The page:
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Authors: Caroline Graham

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BOOK: Murder at Maddingley Grange
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When Sheila Gregory had pointed out, with a derisory snigger, the advertisement for “A Murder Weekend: Thirties Style,” her husband's excitement had known no bounds. Ignoring her wails of protest he had booked up there and then and rushed out to post the letter—returning with a brand-new deerstalker, bringing the grand total to seventeen.

Sheila had moaned and sulked and grumbled, but then Derek handed her a blank check to hire the appropriate costumes, which cheered her up no end. For although Derek was comfortable (very comfortable indeed), prizing the stuff out of him was about as easy as prizing open the door to the Royal Mint.

She watched him now, dressed for dinner but still wearing the Holmesian headgear. He had played a little Bercuse, very badly, on his violin, packed his pipe (the long cherrywood) with Bulwark tobacco and was now prowling happily about, leaving trails of smoke on the air behind him. He halted, directing a proprietorial gaze out at the park and the long avenue of pleached limes.

“Ah, Sheila,” he declaimed with as much satisfaction as if he had planted them all himself, “look at those elms. They're so…immemorial.”

“They are,” agreed Sheila, powdering her retroussé nose. “At least the ones that haven't keeled over with the Dutch clap.”

She studied her complexion closely. Sheila had the pale skin and freckles that often go with red hair, although the latter were invisible at the moment beneath a film of liquid ivory makeup. Her hair rippled gently into marcelle waves and was restrained at two points by diamanté butterflies. She wore a cream-velvet floor-length dress with a little fantail train and three scarlet poppies pinned to one shoulder. Her lips were as red as the flowers and very thin, giving the lie to the commonly held notion that all voluptuaries had mouths that were rich and full, for Sheila had a very passionate nature. A fact of which her husband was largely unaware. She hung up her day clothes in the splendid mahogany wardrobe, then crossed to the bed, unzipped Derek's bloodhound pajama case and laid out his nightshirt.

“You should let the maid do that.”

“What a pair. That butler…he looks as if he were built into the foundations.”

“They are marvelous,” admitted Derek. Personally he had been rather hoping for a butler with a hump but life couldn't always live up to expectations. He resumed his prowling, stopping occasionally to tap on the carved, paneled wall. He pressed his ear close to a particularly bucolic scene as if hoping to catch the sounds of distant revelry. He had the strangest ears: large and pink and so thin they seemed almost transparent. They stuck out from each side of his head like fine shavings of gammon. Sheila had often thought that if ever pigs did have wings they'd look just like Derek's ears.

“I can't understand this.” He knocked loudly on a plowman hopefully rampant. “There must be a hollow somewhere. They're full of secret passages, these old houses…”

“I wouldn't say this one's all that old.”

“It was in a room precisely like this, Sheila, that Doctor Bellini was found strangled. With an oxhide whip of singular strength and a clubbed ostrich foot for a handle.”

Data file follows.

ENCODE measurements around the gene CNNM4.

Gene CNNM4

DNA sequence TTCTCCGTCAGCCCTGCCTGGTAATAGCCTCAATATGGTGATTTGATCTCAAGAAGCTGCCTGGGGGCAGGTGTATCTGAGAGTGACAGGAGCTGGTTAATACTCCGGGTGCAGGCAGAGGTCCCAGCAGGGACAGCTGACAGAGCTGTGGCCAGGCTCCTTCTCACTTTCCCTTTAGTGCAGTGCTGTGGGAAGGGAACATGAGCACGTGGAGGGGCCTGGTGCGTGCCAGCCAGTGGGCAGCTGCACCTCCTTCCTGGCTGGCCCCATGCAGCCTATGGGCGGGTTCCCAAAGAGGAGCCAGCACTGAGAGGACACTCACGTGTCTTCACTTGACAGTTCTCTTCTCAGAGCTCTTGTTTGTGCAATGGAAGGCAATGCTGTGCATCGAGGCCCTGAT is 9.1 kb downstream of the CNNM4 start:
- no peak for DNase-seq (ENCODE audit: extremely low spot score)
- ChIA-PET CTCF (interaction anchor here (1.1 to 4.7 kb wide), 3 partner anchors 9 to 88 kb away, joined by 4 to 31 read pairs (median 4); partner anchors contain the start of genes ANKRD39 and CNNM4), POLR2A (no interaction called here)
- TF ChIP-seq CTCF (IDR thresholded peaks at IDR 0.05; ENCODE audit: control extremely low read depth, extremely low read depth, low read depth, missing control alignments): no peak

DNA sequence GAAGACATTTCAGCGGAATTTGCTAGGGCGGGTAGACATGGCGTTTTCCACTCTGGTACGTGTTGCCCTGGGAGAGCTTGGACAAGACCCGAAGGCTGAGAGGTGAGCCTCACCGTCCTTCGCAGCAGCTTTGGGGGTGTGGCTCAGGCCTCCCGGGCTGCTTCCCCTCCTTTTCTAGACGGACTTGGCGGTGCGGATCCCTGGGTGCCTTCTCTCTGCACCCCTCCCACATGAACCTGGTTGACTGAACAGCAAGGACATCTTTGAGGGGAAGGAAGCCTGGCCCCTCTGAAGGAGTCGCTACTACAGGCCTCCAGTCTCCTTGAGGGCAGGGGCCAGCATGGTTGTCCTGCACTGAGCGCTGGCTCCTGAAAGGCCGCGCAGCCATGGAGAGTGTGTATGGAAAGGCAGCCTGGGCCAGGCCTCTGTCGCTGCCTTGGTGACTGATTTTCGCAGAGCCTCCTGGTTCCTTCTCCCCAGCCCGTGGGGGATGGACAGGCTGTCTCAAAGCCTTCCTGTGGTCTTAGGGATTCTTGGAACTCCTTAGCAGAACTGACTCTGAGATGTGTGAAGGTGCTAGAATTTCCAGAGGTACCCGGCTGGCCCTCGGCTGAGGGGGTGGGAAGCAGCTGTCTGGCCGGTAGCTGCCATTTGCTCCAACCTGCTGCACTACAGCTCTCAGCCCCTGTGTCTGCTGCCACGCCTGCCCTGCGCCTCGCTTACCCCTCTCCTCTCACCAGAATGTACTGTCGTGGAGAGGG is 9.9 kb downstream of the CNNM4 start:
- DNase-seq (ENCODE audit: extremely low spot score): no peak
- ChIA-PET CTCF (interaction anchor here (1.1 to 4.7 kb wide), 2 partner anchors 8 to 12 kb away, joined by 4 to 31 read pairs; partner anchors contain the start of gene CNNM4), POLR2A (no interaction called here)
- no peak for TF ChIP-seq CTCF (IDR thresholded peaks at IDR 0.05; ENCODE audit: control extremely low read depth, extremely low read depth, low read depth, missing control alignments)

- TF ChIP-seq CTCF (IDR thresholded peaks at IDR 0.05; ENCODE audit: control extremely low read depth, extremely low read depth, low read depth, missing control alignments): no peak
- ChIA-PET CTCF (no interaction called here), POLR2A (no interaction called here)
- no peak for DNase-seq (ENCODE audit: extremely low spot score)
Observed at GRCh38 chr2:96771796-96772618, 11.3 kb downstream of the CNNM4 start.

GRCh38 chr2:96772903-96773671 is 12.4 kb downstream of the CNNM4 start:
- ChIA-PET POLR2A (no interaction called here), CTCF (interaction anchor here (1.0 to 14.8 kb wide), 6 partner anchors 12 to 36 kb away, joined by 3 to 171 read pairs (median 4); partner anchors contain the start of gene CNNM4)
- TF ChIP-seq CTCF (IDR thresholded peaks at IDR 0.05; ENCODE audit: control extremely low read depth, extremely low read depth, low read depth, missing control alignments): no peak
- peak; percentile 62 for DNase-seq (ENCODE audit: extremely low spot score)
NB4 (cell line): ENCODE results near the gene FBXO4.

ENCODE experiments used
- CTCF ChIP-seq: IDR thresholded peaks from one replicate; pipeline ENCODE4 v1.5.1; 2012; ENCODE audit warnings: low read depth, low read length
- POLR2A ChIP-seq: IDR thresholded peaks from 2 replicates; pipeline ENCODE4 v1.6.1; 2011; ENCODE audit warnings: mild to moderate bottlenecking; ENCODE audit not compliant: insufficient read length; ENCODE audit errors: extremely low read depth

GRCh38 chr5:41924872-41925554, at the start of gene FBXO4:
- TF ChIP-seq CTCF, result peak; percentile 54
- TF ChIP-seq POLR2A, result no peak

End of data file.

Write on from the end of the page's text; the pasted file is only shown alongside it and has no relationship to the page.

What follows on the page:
“The things some people collect.”

“The murderer escaped through a priest's hole.”

“A neat trick. Your jacket could do with a brush—”

“Surely you remember,” urged Derek, taking off his dinner jacket and handing it over. “He stole a ruby from Count Markovitch. On the verge of discovery he flung it into the moat and came back for it later.”

Sheila frowned. “Was the ruby the size of a pigeon's egg?”


“The Case of the Constipated Moorhen.”

“Brilliant, wasn't it?”


Sheila only half remembered. Derek always read a chapter of a whodunit aloud each night before going to sleep. His wife, who would have preferred something a bit more on the athletic side, could never tell one from another. They all joined up into a never-ending stream of blunt instruments, clueless domestics, rare poisons, sinister daggers (always exquisitely wrought) and little gray cells. Often the plucky ingenue would break down at the end of some exceptionally stringent interrogation and cry: “I can't take much more of this!” and Sheila knew exactly how she felt.

She removed a magnifying glass from the pocket of the jacket, handed it back and picked up her shawl. This was a beautiful fringed eau-de-nil silk painted with tiger lilies and ferns. When she had arranged it to her satisfaction she told Derek it was nearly seven-thirty and why didn't he go and brush his hair. He did not reply. She turned to discover him standing stockstill in the middle of the mom, his nose twitching.

“Now what?”

“Sheila—we are being watched.”

“Don't be silly. Why on earth should we be watched?”

“I can feel them…” His voice sank sepulchrally. “Eyes following me around the room.”

“But you're not moving round the room. You're standing still.”

Derek, who had been facing the wardrobe, wheeled about. To the left of the four-poster was a somber oil painting of a very old man in judge's robes. Derek narrowed his eyes. He picked up the dressing-table stool and approached the painting by sidling sideways, dropping on his knees for the last couple of yards. Then he put the stool directly beneath the frame, climbed onto it and placed the tips of his index fingers on the judge's painted pupils. Crying: “Now we'll see who watches who!” he poked hard. There was a soft tearing sound.

“Oh, my God!” gasped Sheila. “What have you done? That might be worth thousands.”

“Nonsense.” Derek climbed down, briskly dusting off his hands. “The fabric was completely rotten; it's as old as the hills. They've probably been waiting for years for a chance to get rid of it. And we are”—he roamed off into the en-suite bathroom—“definitely under surveillance. I feel extremely discomposed. I wonder”—he removed tooth mugs, paste and brushes from a shelf—“if this mirror's two-way.”